Single-column fractures are relatively rare and account for only 3-5% of distal humerus fractures. Lateral-column fractures are more common than medial-column fractures. These fractures represent the distal extent of the respective column, including a portion of the articular surface. These are described as high or low, depending on the proximal extent of the fracture line and the extent of joint surface involvement. Milch previously described these as medial or lateral condyle fractures. [6]

Bicolumn fractures are far more common distal humerus fractures. In some reports, these account for as many as 70% of distal humerus fractures in adults. These fractures involve disruption of both the medial and the lateral column, thus disrupting the humeral triangle and resulting in disassociation of the articular surface from the humeral shaft. Successful treatment is most challenging in these fractures.



Outcomes have improved dramatically over the past few decades as surgical technique and instrumentation have improved. Nevertheless, these patients must be informed early in their evaluation that the elbow probably will never be normal.

The goal is to provide a comfortable elbow that functions as near to normally as possible. Most activities of daily living require a flexion range of 30-130°, which allows eating and personal hygiene. Compensating for lack of extension will be easier than compensating for lack of flexion, and compensating for lack of pronation will be easier than compensating for lack of supination.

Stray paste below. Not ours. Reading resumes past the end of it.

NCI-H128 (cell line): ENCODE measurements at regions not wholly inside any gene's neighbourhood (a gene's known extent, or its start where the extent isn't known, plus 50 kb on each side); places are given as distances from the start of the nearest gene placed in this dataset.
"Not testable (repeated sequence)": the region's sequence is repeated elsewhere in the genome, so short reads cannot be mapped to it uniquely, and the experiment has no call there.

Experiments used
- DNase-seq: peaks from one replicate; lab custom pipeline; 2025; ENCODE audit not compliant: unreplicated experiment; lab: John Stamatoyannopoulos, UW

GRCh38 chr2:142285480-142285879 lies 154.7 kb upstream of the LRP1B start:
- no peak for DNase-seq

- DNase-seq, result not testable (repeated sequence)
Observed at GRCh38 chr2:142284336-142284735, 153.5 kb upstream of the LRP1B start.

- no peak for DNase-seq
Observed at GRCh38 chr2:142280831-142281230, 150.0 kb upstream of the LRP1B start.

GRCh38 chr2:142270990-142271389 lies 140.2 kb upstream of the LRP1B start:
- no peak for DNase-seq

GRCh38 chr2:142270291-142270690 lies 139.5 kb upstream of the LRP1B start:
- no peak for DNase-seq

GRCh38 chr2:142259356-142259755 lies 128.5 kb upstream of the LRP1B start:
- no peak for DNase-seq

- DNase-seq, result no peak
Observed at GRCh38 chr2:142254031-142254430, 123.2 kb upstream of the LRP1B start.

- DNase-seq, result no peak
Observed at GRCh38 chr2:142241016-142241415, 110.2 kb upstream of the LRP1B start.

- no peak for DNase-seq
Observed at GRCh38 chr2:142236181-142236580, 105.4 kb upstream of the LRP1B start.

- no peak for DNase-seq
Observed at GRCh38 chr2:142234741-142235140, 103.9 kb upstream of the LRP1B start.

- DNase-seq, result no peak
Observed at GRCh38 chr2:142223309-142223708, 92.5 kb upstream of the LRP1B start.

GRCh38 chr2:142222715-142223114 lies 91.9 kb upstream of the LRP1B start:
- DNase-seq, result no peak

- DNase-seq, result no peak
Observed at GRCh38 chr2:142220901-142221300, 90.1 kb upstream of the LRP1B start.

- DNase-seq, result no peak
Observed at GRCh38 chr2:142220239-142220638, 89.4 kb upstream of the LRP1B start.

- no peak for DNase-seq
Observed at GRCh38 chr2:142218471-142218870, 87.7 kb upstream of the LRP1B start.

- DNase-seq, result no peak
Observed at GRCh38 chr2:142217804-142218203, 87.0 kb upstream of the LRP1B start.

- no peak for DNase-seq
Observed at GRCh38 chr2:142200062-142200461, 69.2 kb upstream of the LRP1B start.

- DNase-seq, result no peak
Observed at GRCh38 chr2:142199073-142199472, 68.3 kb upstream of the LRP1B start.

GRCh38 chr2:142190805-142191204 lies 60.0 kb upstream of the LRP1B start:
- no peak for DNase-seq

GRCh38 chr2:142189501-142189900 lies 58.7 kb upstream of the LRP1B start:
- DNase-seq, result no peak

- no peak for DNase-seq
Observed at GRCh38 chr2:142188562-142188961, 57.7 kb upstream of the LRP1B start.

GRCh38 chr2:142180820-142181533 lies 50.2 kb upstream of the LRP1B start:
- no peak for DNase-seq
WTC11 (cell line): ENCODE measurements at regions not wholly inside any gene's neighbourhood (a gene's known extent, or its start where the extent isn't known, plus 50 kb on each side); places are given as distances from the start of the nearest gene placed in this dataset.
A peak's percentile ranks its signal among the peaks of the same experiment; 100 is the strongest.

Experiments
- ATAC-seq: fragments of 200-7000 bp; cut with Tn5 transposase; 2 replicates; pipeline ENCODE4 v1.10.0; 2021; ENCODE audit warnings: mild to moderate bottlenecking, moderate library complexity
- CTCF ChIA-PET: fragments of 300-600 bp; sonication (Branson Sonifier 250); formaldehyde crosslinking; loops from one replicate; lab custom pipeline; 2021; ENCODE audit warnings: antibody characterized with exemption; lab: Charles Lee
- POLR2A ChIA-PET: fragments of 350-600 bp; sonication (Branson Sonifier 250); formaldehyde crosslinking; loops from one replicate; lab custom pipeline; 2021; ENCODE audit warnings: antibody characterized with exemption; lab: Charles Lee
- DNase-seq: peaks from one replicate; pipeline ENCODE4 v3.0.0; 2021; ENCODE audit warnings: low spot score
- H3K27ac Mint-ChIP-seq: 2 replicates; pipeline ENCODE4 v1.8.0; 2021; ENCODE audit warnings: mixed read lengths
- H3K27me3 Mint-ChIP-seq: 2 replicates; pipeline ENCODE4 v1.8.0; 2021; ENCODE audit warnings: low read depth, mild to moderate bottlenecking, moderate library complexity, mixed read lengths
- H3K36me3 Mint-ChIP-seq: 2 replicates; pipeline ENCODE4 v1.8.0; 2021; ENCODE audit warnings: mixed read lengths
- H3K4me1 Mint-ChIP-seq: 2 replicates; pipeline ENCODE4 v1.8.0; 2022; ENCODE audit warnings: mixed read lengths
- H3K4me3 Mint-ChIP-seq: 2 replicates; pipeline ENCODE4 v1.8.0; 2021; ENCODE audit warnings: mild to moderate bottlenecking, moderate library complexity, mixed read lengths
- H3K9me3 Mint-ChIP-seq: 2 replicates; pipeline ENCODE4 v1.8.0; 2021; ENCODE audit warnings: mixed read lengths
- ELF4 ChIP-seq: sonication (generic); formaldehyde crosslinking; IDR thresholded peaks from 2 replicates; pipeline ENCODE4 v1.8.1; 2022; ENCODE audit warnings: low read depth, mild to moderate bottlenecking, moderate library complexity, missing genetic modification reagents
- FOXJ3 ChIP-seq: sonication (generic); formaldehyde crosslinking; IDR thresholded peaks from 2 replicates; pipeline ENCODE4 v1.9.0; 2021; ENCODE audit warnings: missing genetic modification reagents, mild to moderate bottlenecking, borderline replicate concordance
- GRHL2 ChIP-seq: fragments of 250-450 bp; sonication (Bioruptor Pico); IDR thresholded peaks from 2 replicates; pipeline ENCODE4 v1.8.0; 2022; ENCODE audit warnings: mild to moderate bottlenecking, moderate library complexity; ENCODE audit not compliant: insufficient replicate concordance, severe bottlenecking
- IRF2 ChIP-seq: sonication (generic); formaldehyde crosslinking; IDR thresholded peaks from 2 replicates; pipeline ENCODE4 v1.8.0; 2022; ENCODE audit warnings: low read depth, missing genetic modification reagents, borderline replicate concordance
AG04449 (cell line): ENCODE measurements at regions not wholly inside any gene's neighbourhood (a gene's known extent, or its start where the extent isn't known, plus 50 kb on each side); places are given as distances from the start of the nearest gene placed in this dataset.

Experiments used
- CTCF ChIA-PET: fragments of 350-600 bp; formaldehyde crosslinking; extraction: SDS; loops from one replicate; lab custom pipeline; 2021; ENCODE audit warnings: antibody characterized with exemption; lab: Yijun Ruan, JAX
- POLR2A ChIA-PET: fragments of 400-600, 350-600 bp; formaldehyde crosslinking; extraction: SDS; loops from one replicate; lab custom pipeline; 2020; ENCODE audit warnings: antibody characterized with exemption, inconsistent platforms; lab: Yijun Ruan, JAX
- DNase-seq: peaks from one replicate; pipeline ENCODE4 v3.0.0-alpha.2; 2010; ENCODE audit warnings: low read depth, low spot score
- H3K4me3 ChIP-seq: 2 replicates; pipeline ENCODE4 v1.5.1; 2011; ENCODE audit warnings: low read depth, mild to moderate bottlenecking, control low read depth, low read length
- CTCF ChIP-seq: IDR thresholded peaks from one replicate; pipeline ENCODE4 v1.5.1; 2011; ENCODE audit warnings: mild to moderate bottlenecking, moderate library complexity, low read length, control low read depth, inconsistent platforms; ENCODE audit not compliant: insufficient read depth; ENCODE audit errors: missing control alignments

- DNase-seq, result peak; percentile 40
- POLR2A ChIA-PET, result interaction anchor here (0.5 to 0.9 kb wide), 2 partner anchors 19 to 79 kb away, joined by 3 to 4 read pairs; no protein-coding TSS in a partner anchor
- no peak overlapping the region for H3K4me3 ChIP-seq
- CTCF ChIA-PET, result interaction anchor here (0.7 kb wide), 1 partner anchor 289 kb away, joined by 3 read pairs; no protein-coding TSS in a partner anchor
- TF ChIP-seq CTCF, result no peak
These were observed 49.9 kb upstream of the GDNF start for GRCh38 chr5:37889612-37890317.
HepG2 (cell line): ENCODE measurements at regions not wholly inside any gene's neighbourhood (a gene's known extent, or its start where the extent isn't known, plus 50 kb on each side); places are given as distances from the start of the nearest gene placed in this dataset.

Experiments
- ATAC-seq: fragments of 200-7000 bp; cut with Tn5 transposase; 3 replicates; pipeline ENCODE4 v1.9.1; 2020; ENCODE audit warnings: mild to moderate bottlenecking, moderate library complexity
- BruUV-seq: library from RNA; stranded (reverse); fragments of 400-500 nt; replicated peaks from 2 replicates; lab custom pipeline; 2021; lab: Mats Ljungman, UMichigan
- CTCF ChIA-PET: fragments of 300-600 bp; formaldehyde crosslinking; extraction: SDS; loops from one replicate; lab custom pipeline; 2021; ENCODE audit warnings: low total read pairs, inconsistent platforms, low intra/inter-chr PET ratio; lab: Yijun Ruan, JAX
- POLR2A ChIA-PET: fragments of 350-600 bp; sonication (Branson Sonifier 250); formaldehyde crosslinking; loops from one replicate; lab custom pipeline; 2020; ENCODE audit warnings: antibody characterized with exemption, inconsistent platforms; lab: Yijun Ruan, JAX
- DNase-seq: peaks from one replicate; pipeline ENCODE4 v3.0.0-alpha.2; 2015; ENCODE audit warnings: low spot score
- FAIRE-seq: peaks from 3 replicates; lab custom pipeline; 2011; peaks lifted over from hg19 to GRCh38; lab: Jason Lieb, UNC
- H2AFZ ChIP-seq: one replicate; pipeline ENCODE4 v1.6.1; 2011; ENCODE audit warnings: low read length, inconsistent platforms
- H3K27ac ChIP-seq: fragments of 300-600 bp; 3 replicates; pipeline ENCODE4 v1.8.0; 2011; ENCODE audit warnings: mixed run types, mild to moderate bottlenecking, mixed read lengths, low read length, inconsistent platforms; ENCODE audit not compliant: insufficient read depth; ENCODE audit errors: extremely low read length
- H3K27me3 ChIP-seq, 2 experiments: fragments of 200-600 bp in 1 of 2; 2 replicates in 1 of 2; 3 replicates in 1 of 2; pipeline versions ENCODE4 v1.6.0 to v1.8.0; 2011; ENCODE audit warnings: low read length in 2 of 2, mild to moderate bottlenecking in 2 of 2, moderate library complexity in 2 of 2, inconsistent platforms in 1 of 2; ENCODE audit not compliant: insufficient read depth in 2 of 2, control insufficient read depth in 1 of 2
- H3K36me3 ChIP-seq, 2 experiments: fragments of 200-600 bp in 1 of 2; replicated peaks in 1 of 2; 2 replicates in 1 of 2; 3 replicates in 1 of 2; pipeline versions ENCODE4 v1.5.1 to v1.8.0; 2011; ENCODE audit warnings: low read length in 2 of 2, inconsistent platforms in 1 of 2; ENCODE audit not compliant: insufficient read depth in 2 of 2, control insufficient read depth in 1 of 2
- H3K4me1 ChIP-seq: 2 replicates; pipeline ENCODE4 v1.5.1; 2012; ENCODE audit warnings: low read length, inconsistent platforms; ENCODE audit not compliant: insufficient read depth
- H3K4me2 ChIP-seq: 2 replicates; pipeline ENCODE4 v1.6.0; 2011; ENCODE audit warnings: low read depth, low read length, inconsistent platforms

The final motion achieved appears to be related to the degree of initial trauma energy and to successful restoration of stability allowing early ROM. High-energy trauma (eg, gunshot wounds, sideswipe injuries, or injuries from motor vehicle accidents) results in more soft-tissue damage and increased scarring, which is more likely to result in restricted ROM.

Some reports indicate that capsular release performed at the time of initial fixation for these high-energy distal humerus fractures improves the long-term ROM. Flexion usually returns first, within 2-4 months, and final extension may progress up to 12 months after the injury. Use of dynamic extension splints in gaining final extension has been shown to be of some benefit.

Numerous outcome evaluation schemes are available, but in low-energy trauma, a successful outcome is generally considered to be a 15-140° arc of motion with full supination and pronation and no pain or minimal pain. In high-energy trauma, these results are more difficult to obtain. Activity-related pain is present in approximately 25% of patients; however, it does not appear to be directly correlated with the amount of initial energy of trauma or with final ROM.

Radiographs of type 3C distal humerus fracture 5 m Radiographs of type 3C distal humerus fracture 5 months after injury and fixation using olecranon osteotomy approach and medial and posterolateral plates. Range of motion, 10-140º without pain.

Farley et al studied outcomes in 444 children with SCHFs according to the type of treating orthopedic surgeon (pediatric or nonpediatric). [7]  Outcome factors included the following:

  • Open reduction rate
  • Complications
  • Postoperative nerve injury
  • Repinning rate
  • Need for physical therapy
  • Residual nerve palsy at final follow-up

For severe fractures, significantly more fractures were treated with open reduction in the pediatric orthopedic surgeon group than in the nonpediatric group, but there were no other significant outcome differences between the two groups. [7]

A comparative study of techniques for treating SCHFs in children was carried out by Pescatori et al. [8]